The occupation of the Malheur National Wildlife Preserve in Oregon, which began in January, is costing the local community money. Representative Earl Blumenhauer (D-OR) has therefore introduced a bill that would reimburse the community without sticking the taxpayers with the bill.
The first part of H.R. 4431 calls for the federal government to reimburse local and state law enforcement agencies for the added security costs caused by the standoff in the Malheaur Preserve, which is federal property.
The second part of the bill would then have the government send the bill to the Bundys and their allies. After the federal government reimburses the relevant state and local organizations, the attorney general would be able to sue the militia.
Blumenhauer, when introducing the bill, told Congress:
“It is not just enough to enforce the law. We should recover damages from lawbreakers who tear up the landscape, degrade wildlife habitat, and destroy property.”
Blumenhauer and Oregon’s governor, Kate Brown, both estimate that the standoff has cost local and state law enforcement $100,000 per week. The total cost of the standoff so far is over $1 million, for the closure of the Bureau of Land Management, the one week-closure of Harney County schools, and their attendant security have added to the standoff’s costs.
As Blumenhauer points out, that may sound insignificant, but to a small community, that money affects both local taxpayers and community services. He argues that it’s wrong to make local taxpayers pay for the militia’s actions and its results.
Blumenhauer also points out that if the federal government did decide to surrender the preserve’s land for some reason that it shouldn’t go to the Bundys. Native Americans ought to be “first in line.” The Malheur Preserve had originally belonged to the Burns Paiute Tribe, who had lived there for 6,000 years. The tribe’s leaders still consider the land to be theirs, and they have worked closely with the refuge, which is home to 4,000 tribal artifacts.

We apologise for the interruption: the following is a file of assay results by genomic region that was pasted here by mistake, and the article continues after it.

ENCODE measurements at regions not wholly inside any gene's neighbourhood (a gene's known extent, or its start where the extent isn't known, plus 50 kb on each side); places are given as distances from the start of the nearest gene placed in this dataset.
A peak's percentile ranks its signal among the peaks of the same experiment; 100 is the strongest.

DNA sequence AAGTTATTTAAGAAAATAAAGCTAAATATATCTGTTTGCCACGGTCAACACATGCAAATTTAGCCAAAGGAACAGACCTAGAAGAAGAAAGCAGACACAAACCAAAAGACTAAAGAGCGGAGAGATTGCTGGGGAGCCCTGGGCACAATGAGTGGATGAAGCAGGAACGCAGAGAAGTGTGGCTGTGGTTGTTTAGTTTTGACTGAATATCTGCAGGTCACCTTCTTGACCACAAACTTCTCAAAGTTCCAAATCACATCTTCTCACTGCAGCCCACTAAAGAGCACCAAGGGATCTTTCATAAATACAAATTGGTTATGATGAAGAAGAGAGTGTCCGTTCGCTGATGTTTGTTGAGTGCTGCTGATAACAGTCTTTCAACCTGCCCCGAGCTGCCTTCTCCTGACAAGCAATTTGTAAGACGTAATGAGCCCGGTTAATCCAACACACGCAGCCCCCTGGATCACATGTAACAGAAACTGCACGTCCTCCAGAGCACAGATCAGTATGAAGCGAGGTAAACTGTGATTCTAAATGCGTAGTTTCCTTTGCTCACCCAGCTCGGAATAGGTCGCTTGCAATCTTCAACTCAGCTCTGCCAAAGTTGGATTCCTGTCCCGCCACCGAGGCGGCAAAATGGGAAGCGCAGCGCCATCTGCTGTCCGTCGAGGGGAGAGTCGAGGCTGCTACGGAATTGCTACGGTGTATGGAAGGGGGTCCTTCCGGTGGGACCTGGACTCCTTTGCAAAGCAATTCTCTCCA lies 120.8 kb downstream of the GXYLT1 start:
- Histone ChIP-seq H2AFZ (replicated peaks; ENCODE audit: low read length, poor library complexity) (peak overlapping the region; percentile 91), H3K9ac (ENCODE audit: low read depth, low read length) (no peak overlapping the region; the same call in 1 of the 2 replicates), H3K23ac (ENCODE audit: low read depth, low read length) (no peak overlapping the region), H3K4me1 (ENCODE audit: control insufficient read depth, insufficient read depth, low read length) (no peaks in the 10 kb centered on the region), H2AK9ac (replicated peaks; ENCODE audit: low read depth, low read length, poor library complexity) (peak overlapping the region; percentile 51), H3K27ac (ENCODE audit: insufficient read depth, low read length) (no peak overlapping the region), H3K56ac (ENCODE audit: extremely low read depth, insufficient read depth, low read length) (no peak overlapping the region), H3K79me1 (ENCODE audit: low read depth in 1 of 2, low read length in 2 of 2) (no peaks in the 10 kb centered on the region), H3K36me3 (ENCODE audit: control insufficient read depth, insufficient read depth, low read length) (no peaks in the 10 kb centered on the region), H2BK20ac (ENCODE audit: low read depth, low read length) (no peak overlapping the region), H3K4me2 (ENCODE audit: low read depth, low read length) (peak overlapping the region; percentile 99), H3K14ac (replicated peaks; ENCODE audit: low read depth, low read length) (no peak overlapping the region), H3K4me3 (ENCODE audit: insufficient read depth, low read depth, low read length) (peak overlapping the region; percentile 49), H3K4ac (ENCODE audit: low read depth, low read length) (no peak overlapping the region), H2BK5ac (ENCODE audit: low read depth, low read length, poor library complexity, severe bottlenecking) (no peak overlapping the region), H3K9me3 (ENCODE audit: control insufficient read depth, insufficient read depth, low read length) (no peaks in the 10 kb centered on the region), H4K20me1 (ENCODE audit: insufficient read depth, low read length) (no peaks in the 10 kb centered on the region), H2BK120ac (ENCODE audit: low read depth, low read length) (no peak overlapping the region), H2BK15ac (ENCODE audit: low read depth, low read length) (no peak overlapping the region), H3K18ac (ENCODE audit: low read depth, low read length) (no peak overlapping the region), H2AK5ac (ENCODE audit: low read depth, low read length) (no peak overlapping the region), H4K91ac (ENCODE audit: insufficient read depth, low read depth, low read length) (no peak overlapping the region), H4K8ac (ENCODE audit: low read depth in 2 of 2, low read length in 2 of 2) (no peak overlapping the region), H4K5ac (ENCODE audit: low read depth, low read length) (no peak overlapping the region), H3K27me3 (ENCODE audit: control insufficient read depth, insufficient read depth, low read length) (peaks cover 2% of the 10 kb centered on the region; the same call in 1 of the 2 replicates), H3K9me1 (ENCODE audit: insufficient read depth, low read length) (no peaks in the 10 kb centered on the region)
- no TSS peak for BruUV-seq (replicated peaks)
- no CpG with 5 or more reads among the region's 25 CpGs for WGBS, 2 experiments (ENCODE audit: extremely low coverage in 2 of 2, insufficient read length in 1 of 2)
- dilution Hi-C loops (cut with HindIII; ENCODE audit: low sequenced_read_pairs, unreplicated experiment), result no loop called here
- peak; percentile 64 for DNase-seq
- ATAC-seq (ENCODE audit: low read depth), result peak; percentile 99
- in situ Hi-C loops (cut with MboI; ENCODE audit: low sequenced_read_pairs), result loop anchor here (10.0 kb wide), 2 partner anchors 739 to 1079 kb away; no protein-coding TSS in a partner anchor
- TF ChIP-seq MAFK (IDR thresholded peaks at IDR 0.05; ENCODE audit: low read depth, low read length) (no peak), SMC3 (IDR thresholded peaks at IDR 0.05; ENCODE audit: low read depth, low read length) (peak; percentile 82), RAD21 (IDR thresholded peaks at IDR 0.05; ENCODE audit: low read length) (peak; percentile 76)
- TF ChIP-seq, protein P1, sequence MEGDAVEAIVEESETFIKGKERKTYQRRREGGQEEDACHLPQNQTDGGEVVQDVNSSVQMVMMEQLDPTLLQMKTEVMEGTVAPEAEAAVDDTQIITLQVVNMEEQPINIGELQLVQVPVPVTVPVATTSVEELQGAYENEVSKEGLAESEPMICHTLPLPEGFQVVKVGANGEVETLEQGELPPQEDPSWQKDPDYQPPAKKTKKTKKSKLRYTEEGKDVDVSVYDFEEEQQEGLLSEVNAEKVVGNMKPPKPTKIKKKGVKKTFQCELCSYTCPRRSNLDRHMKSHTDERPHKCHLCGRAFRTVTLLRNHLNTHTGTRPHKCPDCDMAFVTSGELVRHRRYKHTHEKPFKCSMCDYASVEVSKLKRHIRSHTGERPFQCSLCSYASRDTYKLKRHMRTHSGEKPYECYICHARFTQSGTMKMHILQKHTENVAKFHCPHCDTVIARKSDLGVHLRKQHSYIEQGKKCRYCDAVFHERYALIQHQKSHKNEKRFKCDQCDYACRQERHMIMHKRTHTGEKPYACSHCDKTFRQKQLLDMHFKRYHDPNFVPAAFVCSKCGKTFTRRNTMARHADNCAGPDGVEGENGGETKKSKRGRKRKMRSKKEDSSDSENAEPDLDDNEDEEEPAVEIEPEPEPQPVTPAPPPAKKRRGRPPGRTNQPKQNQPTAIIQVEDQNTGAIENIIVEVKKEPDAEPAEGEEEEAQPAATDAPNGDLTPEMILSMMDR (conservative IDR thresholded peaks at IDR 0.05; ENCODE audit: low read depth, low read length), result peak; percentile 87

After the militia seized control of the preserve, they posted a video of themselves sorting through the artifacts. While a spokesman for the militia claimed he wanted to return the artifacts to the tribe and ensure they were properly taken care of, tribal leaders have retorted that they don’t want or need the militia’s help. In fact, they have sent a letter to the US Department of Fish and Wildlife and the US Attorney demanding that the ranchers be prosecuted if they damage the artifacts.
On February 3, 16 of the militia members, including Ammon Bundy, were indicted by the Federal Grand Jury for one count of Conspiracy to Impede Officers of the United States. There are still four occupiers in Malheur Preserve, and they have Cliven Bundy’s support. Cliven Bundy had led an earlier armed standoff in Nevada. Blumenhauer told Congress that a firmer response to Cliven Bundy might have prevented his sons from leading the standoff in Oregon.